Monthly Archives: June 2015

Announcing Andrew Prayzner’s Exhibition “One Hundred Views of Nothing”


We are happy to announce One Hundred Views of Nothing, an exhibition by Andrew Prayzner, in which he will show work he did during his residence at Studio Kura.

Andrew Prayzner is a painter living and working in Brooklyn, NY(USA). His wrok has appeared in solo and group exhibits throughout the United States, and the latest Group Exhibition was held in Germany.

Here are some words from the artist himself.

The project I am working here at Studio Kura is a continuation of my Nocturne series. The drawings are made at night and drawn “blind”, meaning I don’t look at the drawing while making it. The process is about observation of not only environmental phenomena but also one of mediation between internal and external psychological space.

The end of my residency will culminate in an exhibition of one hundred of these drawings in Studio Kura’s gallery. The exhibition title, One Hundred Views of Nothing refers to Katsushika Hokusai and Utagama Hiroshige’s ukiyo-e prints depictions of Mount Fuji and Edo, respectively. These works greatly informed my drawing as they were concerned with everyday experiences and experimented with spatial perception.

Andrew Prayzner One Hundred Views of Nothing
Date: June 27 (Saturday) to June 28 (Sunday), 11:00 to 19:00, free entrance
* We will hold an opening party on Saturday the 27th, starting at 15:00.

Announcing Julie Forgues’s Exhibition “before scape / after land = in-betweens”


We are happy to announce before scape / after land = in-betweens, an exhibition by Julie Forgues, in which she will show work she did during her residence at Studio Kura.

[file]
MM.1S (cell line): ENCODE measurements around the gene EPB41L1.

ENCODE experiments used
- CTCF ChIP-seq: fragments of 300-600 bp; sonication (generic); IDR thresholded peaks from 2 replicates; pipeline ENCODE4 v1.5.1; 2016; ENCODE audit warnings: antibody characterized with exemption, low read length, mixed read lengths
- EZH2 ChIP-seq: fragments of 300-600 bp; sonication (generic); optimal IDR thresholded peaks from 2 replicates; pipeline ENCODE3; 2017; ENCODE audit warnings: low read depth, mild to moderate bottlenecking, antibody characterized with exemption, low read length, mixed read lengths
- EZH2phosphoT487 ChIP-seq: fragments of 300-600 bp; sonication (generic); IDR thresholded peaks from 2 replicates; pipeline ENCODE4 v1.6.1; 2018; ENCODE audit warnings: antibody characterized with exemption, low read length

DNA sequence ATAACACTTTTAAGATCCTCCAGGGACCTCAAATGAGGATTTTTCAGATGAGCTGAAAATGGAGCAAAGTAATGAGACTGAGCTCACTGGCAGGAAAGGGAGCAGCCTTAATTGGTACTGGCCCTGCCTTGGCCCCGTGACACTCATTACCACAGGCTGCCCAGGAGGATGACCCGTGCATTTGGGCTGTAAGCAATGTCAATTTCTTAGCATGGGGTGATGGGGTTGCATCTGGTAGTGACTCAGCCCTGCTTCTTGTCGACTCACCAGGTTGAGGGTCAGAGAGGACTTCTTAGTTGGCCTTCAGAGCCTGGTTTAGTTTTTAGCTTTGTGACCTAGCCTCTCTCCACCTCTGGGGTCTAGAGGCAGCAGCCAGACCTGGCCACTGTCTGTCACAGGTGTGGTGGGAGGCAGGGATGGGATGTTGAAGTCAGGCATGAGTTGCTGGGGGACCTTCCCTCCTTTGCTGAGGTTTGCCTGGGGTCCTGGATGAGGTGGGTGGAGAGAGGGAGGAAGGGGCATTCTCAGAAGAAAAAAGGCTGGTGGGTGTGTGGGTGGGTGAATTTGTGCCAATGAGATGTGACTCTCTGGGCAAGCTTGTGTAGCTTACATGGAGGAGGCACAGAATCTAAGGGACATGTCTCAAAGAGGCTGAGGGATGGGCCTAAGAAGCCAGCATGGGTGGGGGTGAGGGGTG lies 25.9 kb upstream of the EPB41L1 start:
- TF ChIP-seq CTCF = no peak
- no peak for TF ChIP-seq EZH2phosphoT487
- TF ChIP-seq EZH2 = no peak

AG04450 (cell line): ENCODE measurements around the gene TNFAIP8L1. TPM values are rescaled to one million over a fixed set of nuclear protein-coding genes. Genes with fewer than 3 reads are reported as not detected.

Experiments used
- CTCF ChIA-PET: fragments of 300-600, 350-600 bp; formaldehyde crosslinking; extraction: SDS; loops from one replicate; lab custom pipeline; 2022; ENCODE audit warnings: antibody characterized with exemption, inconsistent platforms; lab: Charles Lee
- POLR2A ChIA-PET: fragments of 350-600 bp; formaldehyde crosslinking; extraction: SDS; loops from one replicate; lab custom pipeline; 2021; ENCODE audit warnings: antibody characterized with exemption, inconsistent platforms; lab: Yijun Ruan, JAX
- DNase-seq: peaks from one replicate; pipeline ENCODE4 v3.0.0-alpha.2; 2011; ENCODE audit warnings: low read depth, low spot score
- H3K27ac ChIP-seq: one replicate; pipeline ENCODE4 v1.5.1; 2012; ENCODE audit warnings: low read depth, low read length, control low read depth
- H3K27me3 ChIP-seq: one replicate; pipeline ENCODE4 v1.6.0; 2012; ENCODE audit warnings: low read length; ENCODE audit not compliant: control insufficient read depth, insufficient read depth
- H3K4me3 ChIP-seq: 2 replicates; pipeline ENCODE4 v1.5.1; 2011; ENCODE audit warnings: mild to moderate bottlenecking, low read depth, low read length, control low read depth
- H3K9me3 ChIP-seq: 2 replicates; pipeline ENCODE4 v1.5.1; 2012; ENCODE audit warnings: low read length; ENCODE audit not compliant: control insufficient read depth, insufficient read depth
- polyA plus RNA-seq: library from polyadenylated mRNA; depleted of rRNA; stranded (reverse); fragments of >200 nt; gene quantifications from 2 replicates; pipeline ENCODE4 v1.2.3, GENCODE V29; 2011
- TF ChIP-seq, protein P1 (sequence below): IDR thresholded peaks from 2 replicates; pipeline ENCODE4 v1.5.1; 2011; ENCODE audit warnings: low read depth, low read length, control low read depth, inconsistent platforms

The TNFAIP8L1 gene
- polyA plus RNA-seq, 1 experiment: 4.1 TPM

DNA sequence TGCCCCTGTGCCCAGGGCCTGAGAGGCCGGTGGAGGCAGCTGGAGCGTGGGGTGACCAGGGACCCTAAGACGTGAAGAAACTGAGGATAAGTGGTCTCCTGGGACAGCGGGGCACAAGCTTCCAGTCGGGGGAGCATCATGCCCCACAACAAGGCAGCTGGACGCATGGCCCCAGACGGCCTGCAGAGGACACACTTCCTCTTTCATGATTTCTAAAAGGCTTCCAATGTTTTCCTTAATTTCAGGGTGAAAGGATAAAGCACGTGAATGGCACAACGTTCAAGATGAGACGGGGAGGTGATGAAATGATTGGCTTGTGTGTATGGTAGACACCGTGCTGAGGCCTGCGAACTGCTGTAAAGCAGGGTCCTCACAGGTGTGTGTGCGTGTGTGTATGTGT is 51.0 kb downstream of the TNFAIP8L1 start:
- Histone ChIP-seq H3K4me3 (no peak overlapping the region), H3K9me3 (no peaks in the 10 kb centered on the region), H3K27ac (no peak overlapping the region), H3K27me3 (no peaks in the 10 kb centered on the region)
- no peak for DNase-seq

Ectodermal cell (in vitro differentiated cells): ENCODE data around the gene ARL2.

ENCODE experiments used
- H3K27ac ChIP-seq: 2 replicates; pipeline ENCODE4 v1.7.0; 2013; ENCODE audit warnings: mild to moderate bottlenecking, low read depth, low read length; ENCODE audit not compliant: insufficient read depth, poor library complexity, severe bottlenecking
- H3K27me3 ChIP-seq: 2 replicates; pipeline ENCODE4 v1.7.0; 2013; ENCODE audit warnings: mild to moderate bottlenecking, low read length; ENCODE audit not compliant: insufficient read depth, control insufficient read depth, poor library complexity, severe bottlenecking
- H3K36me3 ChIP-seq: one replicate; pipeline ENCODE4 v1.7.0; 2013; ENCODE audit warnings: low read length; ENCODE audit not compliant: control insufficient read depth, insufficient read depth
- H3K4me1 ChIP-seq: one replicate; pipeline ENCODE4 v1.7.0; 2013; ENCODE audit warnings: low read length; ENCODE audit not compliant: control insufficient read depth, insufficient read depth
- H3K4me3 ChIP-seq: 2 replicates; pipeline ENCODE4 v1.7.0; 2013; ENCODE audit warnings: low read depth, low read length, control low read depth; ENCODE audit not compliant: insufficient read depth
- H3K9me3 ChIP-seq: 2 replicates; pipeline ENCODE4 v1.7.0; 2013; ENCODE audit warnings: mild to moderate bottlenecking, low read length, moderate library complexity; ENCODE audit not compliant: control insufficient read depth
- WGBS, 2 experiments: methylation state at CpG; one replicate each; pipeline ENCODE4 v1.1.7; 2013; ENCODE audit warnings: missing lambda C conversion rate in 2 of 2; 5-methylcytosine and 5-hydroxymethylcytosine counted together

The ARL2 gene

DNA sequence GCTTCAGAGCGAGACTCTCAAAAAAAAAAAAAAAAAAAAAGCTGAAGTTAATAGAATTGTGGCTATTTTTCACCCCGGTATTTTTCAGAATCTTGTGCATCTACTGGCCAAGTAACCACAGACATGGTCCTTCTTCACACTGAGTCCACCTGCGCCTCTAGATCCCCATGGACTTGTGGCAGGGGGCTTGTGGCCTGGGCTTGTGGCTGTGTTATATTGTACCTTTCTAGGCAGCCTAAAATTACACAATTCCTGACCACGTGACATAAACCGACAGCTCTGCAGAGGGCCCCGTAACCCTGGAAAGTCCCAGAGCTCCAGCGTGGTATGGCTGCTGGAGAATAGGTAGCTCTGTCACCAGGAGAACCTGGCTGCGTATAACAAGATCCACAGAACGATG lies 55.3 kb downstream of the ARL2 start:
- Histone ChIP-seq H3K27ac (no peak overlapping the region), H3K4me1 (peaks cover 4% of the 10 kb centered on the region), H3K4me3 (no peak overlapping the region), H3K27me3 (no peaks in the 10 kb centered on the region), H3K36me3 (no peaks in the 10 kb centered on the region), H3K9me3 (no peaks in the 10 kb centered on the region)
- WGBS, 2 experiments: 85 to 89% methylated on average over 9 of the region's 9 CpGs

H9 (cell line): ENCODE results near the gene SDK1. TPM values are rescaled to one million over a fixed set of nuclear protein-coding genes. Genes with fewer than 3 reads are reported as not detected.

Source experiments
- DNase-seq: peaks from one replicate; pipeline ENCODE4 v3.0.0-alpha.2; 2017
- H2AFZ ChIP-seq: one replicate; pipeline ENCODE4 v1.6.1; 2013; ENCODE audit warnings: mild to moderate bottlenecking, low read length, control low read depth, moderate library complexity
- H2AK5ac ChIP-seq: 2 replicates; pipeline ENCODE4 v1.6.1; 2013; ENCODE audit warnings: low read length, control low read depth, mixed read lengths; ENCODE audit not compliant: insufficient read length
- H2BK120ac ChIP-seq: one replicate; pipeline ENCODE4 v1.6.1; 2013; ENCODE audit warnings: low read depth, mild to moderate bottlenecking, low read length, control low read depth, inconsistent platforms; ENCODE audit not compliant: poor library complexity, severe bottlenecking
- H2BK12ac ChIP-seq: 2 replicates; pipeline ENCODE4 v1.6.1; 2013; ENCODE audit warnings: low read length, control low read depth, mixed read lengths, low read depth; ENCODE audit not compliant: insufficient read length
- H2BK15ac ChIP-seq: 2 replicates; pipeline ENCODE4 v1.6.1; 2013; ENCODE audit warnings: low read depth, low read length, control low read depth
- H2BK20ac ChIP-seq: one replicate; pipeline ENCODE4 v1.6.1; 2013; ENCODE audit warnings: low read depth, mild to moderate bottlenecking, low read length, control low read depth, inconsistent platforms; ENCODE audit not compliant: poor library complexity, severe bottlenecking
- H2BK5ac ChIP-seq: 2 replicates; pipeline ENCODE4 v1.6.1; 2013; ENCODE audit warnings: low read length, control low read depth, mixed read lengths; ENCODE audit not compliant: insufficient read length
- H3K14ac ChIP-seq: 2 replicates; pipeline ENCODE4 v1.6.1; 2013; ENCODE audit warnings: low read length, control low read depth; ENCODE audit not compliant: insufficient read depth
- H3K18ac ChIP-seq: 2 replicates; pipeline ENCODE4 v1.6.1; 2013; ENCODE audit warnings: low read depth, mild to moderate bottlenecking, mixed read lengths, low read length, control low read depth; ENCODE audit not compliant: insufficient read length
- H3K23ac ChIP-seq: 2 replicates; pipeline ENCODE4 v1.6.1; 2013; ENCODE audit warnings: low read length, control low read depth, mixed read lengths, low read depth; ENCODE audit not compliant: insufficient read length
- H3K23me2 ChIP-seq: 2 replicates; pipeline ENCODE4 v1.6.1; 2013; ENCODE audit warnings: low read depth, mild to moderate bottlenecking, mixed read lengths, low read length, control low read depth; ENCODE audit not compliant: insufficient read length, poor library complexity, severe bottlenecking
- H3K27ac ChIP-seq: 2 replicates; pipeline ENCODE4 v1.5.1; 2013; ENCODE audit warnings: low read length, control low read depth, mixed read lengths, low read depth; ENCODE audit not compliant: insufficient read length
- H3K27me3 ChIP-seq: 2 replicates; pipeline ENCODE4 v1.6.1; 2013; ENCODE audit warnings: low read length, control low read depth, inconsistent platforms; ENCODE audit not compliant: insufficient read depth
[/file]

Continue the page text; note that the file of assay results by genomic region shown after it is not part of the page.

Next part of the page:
After a May residency at Red Gate Residency in Beijing, China, Canadian
visual artist Julie Forgues will continue at Kura Studio her ongoing study
with the photographic of “in-betweens” sites; before-places and
after-spaces in limbo.

She has been a faculty member of the Department des arts visuels of
Université de Moncton since 2000 as a photography professor. This residency
is funded by a partnership between the New Brunswick Arts Board and the
Sheila Hugh MacKay Foundation (pilot project for International Creative
Residency 2015).

Here are some words from the artist herself.

before scape / after land = in-betweens reveals sites that are neither culture nor nature, but sites in waiting: waiting to be altered, waiting to be acknowledged, waiting to be land-scapes. Green specks are superimposed on the photographic images – that are deprived of color – suggesting “the perfect natural color”, the pure nature, the untamed nature. These blotches are themselves sites, as they produce lingering in-betweens waiting to be naturally re-enveloped or remodelled into a place of value. The green also represents the Japanese monochrome environment with green patches that appear here and there as rice fields, forests, home gardens, etc. By superimposing the green ink spots to the black and white images, a new in-between is formed as if the color is overtaking the image, but is waiting to do so. These images are though in a state of limbo, of in-betweens.

Julie Forgues before scape / after land = in-betweens
Date: June 27 (Saturday) to June 28 (Sunday), 11:00 to 19:00, free entrance
* We will hold an opening party on Saturday the 27th, starting at 15:00.

Announcing Sarah Nguyen’s Exhibition “Tabimakura”


We are happy to announce Tabimakura, an exhibition by Sarah Nguyen, in which she will show work she did during her residence at Studio Kura.

Sarah Nguyen is a painter living and working in rural Missouri. Her work has appeared in solo and group exhibits throughout the United States, including galleries in Chicago, Philadelphia, Kansas City, and New York City. She works as an art instructor at the University of Central Missouri.

Sarah Nguyen Tabimakura
Date: June 18 (Thursday), 11:00 to 19:00, free entrance
* We will hold an opening party starting at 18:00.

Some Pictures from Hannah Reber & Gert-Jan Akerboom’s Nami Multifraktal

Hello! This is Alejandro.
Today I’m writing to you about Hannah Reber & Gert-Jan Akerboom’s exhibition Nami Multifraktal.

janhannah3
This is a mechanism to project every drop of water that pours from a bottle. An installation making use of light, and shadow, and mirrors. A fractal-like image gets projected on the walls.
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